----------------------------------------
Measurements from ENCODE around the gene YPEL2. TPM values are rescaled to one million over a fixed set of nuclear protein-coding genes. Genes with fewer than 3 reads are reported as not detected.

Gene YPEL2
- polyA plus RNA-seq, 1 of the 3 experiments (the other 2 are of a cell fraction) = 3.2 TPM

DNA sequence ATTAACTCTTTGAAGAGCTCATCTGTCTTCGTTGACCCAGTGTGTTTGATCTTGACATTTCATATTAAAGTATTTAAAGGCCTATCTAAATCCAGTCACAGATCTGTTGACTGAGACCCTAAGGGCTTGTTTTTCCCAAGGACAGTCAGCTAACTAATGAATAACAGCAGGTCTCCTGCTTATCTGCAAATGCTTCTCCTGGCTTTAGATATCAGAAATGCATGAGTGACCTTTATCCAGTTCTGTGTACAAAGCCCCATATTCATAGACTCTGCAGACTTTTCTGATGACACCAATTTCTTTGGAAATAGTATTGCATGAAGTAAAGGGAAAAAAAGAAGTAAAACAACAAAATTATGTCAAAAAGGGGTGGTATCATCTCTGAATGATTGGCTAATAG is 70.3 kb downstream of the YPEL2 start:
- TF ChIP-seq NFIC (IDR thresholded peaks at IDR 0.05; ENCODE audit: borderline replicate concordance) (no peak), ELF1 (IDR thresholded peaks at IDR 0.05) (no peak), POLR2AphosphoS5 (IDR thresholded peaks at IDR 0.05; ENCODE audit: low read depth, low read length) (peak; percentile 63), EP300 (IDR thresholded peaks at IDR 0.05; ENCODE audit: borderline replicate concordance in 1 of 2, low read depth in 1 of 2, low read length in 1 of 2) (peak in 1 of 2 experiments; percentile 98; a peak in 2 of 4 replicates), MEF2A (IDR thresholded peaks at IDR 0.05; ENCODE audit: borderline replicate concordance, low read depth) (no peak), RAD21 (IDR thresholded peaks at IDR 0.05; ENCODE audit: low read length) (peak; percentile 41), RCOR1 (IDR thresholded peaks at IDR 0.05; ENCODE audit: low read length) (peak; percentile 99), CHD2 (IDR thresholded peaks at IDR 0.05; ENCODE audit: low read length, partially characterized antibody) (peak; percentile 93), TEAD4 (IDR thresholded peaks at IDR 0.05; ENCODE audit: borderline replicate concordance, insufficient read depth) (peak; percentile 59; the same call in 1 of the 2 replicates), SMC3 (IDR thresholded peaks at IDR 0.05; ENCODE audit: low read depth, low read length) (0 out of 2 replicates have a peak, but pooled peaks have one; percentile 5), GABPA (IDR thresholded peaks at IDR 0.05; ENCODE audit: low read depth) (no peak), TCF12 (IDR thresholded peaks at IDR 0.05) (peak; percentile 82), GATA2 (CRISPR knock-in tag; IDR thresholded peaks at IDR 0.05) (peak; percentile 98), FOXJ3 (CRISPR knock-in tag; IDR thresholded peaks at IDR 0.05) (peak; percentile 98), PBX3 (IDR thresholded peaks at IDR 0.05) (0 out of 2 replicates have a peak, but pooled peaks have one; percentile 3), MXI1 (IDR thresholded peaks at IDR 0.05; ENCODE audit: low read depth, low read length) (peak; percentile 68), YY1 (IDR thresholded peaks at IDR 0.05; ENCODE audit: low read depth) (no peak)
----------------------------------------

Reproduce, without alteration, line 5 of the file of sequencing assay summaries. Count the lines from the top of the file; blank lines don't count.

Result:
- TF ChIP-seq NFIC (IDR thresholded peaks at IDR 0.05; ENCODE audit: borderline replicate concordance) (no peak), ELF1 (IDR thresholded peaks at IDR 0.05) (no peak), POLR2AphosphoS5 (IDR thresholded peaks at IDR 0.05; ENCODE audit: low read depth, low read length) (peak; percentile 63), EP300 (IDR thresholded peaks at IDR 0.05; ENCODE audit: borderline replicate concordance in 1 of 2, low read depth in 1 of 2, low read length in 1 of 2) (peak in 1 of 2 experiments; percentile 98; a peak in 2 of 4 replicates), MEF2A (IDR thresholded peaks at IDR 0.05; ENCODE audit: borderline replicate concordance, low read depth) (no peak), RAD21 (IDR thresholded peaks at IDR 0.05; ENCODE audit: low read length) (peak; percentile 41), RCOR1 (IDR thresholded peaks at IDR 0.05; ENCODE audit: low read length) (peak; percentile 99), CHD2 (IDR thresholded peaks at IDR 0.05; ENCODE audit: low read length, partially characterized antibody) (peak; percentile 93), TEAD4 (IDR thresholded peaks at IDR 0.05; ENCODE audit: borderline replicate concordance, insufficient read depth) (peak; percentile 59; the same call in 1 of the 2 replicates), SMC3 (IDR thresholded peaks at IDR 0.05; ENCODE audit: low read depth, low read length) (0 out of 2 replicates have a peak, but pooled peaks have one; percentile 5), GABPA (IDR thresholded peaks at IDR 0.05; ENCODE audit: low read depth) (no peak), TCF12 (IDR thresholded peaks at IDR 0.05) (peak; percentile 82), GATA2 (CRISPR knock-in tag; IDR thresholded peaks at IDR 0.05) (peak; percentile 98), FOXJ3 (CRISPR knock-in tag; IDR thresholded peaks at IDR 0.05) (peak; percentile 98), PBX3 (IDR thresholded peaks at IDR 0.05) (0 out of 2 replicates have a peak, but pooled peaks have one; percentile 3), MXI1 (IDR thresholded peaks at IDR 0.05; ENCODE audit: low read depth, low read length) (peak; percentile 68), YY1 (IDR thresholded peaks at IDR 0.05; ENCODE audit: low read depth) (no peak)